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Browsing: Diary of John Quincy Adams, Volume 1


Docno: ADMS-03-01-02-0007-0004-0017

Author: Adams, John Quincy
Date: 1785-02-25

25th.

Paris. At the Opera. Panurge dans l'lsle des Lanternes;1 a new Opera. 12th time. Words, which are very indifferent M: Morel: music, which is exquisite M: Gretri. I dont know how it happens, but the more this gentleman composes, the better his music is, I think. The dancing was also admirable, Gardel,2 and Vestris,3 perhaps the two best dancers in the world, performed together; and strove to surpass one another. Mesdemoiselles Saunier, Langlois and Zacharie, were much applauded. Such { 227 } magnificent Scenery, such rich dresses, such delicious music, vocal and instrumental, and such inimitable dancing, combined together, appear rather an effect of enchantment than of art: I never yet saw an Opera, with so much Pleasure. The words are very bad.
1. A comedy by Étienne Morel de Chédeville (sometimes Chefdeville), Paris, 1785, with music by André Grétry; it was performed at the Académie Royal de Musique (Brenner, Bibliographical List; Journal de Paris, 25 Feb.).
2. Probably Pierre Gabriel Gardel, “le jeune,” French dancer and choreographer and brother of Maximilien Joseph Léopold Gardel (Hoefer, Nouv. biog. générale; Journal de Paris, 1 March 1783).
3. Probably Marie Auguste Vestris, son of the Italian dancer Gaetano Apollino Baldassare Vestri, called Vestris (Hoefer, Nouv. biog. générale ).

Docno: ADMS-03-01-02-0007-0004-0018

Author: Adams, John Quincy
Date: 1785-02-26

26th.

M: de St: Olympe: Mr. Franklin and Mr. Williams dined with us. The first is a west Indian; who is going in a short time to America: Mr. Franklin has been so long in France, that he is more a Frenchman than an American: I doubt whether he will enjoy himself perfectly if he returns to America.

Docno: ADMS-03-01-02-0007-0004-0019

Author: Adams, John Quincy
Date: 1785-02-27

27th.

Mr. Pickman1 brought a Letter2 from Mr. Tracey. Cold weather.
1. Benjamin Pickman, son of the Salem merchant of the same name. The father disapproved of the course of pre-Revolutionary Massachusetts politics and left America for England in 1775. The son was making a tour of France and returned to Boston via London with his father in the spring. Later he studied law, spending some time in Theophilus Parsons' law office with JQA ; but like his father, he entered commerce (George Francis Dow, The Diary and letters of Benjamin Pickman . . . and Genealogy of the Pickman Family, Newport, R.I., 1928, p. 27–28, 146; Sibley-Shipton, Harvard Graduates , 14:489–492; entry for 23 Feb. 1788, below).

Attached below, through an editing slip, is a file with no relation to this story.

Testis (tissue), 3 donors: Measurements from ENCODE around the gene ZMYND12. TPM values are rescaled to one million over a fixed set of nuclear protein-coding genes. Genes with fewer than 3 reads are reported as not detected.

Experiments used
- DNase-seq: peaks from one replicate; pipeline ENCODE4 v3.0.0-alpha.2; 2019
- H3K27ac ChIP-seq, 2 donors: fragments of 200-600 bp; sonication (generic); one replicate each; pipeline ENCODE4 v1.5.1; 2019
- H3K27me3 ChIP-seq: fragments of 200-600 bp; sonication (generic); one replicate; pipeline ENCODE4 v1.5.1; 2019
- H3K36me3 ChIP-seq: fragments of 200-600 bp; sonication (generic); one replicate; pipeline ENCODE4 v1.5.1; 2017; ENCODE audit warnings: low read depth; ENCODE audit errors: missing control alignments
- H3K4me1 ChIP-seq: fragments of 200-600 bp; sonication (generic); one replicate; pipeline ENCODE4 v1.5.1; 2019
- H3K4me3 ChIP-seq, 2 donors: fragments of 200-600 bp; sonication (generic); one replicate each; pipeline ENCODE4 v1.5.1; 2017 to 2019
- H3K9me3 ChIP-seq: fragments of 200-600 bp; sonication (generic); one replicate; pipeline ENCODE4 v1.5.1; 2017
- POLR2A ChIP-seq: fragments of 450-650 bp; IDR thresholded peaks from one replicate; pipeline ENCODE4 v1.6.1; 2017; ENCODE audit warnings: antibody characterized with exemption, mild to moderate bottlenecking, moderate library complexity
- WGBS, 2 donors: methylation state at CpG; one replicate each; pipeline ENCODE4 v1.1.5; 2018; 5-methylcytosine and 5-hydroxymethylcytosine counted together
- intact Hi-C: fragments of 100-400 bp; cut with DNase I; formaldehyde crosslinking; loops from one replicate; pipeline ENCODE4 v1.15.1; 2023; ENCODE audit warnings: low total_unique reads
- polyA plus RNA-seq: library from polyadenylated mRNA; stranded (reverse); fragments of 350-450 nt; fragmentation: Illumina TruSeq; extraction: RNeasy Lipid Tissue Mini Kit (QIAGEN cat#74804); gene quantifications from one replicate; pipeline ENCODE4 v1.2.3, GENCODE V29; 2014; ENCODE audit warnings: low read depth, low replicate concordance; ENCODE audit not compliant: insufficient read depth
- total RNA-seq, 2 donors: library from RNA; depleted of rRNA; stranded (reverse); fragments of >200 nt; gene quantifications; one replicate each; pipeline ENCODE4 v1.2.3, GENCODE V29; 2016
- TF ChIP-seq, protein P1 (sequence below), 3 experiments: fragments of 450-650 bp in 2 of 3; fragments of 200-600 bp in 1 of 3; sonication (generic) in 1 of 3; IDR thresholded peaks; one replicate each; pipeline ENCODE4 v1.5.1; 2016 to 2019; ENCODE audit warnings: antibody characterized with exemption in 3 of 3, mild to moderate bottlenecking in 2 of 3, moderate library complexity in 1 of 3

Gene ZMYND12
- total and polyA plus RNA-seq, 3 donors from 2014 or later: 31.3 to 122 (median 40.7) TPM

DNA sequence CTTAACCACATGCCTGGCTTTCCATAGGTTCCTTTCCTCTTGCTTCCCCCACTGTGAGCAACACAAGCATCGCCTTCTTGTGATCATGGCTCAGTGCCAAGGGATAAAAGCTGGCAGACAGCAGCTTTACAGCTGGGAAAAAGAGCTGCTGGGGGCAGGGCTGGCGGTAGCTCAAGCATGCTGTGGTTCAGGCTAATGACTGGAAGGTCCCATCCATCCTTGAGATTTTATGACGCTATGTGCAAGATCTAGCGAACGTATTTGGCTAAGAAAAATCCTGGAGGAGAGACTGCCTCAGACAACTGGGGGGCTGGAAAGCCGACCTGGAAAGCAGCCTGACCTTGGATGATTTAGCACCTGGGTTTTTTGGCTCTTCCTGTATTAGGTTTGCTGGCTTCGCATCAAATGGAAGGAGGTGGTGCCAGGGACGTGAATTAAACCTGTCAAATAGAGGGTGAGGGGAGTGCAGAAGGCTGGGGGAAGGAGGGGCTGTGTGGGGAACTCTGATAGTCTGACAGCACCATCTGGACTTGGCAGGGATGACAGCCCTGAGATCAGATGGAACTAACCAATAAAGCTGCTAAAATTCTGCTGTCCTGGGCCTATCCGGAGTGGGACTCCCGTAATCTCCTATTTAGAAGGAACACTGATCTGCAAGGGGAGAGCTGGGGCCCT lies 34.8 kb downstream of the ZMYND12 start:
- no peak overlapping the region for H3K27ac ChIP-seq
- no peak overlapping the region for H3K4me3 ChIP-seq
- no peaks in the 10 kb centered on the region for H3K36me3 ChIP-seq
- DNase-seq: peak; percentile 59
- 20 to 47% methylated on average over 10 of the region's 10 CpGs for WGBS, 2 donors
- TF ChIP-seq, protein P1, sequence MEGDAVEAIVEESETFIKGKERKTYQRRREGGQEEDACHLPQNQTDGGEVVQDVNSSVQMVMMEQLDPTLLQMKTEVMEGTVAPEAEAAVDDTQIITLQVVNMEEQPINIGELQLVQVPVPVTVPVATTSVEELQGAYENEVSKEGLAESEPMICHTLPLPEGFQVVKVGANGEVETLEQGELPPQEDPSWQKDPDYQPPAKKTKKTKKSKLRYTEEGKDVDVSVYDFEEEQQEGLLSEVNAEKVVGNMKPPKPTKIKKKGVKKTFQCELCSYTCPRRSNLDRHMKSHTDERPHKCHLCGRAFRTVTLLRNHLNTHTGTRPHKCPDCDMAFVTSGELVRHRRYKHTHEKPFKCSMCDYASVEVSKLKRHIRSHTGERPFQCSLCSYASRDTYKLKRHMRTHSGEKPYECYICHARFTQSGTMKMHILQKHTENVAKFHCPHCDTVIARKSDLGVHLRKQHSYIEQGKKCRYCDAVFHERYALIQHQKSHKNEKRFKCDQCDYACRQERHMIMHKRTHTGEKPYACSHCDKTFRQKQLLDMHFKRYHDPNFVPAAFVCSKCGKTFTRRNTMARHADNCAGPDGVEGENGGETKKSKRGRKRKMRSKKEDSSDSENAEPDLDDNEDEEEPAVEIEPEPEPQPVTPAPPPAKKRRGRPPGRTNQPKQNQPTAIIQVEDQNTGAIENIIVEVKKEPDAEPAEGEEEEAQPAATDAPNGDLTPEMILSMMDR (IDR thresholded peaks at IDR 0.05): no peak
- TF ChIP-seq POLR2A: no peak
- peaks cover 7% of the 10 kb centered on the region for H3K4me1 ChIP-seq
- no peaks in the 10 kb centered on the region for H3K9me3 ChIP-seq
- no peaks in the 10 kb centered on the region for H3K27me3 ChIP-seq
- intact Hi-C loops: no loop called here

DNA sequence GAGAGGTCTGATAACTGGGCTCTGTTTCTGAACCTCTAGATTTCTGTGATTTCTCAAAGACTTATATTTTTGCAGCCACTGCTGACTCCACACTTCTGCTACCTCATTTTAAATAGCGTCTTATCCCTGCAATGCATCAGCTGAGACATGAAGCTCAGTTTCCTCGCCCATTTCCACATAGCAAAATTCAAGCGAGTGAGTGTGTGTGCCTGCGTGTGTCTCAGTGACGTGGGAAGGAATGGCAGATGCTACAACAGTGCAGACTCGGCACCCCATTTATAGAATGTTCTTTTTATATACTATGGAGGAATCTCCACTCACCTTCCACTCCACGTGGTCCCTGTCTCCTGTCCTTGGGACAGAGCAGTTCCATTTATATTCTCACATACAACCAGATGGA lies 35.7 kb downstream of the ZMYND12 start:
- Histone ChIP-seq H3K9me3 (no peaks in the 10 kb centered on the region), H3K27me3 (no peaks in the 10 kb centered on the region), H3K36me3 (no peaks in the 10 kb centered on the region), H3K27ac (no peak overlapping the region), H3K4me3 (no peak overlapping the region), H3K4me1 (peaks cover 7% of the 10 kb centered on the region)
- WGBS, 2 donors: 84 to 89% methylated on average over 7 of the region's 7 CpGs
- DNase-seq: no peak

2. Letter not found.

Docno: ADMS-03-01-02-0007-0004-0020

Author: Adams, John Quincy
Date: 1785-02-28

28th.

Paris. Bought of Froullé bookseller quai des Augustins Crevier's Histoire des Empereurs Romains.1 Spent half an hour with Mr. Blakely: he goes for London next monday. Mr. Pickman was not at home, nor Mr. Waring, nor any body at Mr. Jefferson's; I waited there an hour for them to return; but in vain. I passed an hour with the abbés de Chalût and Arnoux: Abbé de Mably was with them. This gentleman is very famous in the litterary world: he has written a great deal; upon the subject of { 228 } morals and politics, and of late four letters containing Observations upon the Constitutions of America,2 which he addressed to my father.
1. This may be the twelve-volume, Paris, 1749–1755, edition of Jean Baptiste Louis Crevier's Histoire des empereurs romains, depuis Auguste jusqu'a Constantin at MQA, which bears JQA 's bookplate.
2. Observations sur le gouvernment et les loix des Etats-Unis d'Amérique, Amsterdam, 1784; transl. Remarks Concerning the Government and Laws of the United States of America: In Four Letters, Addressed to Mr. Adams, London, 1784. Copies of both are in JA 's library at MB.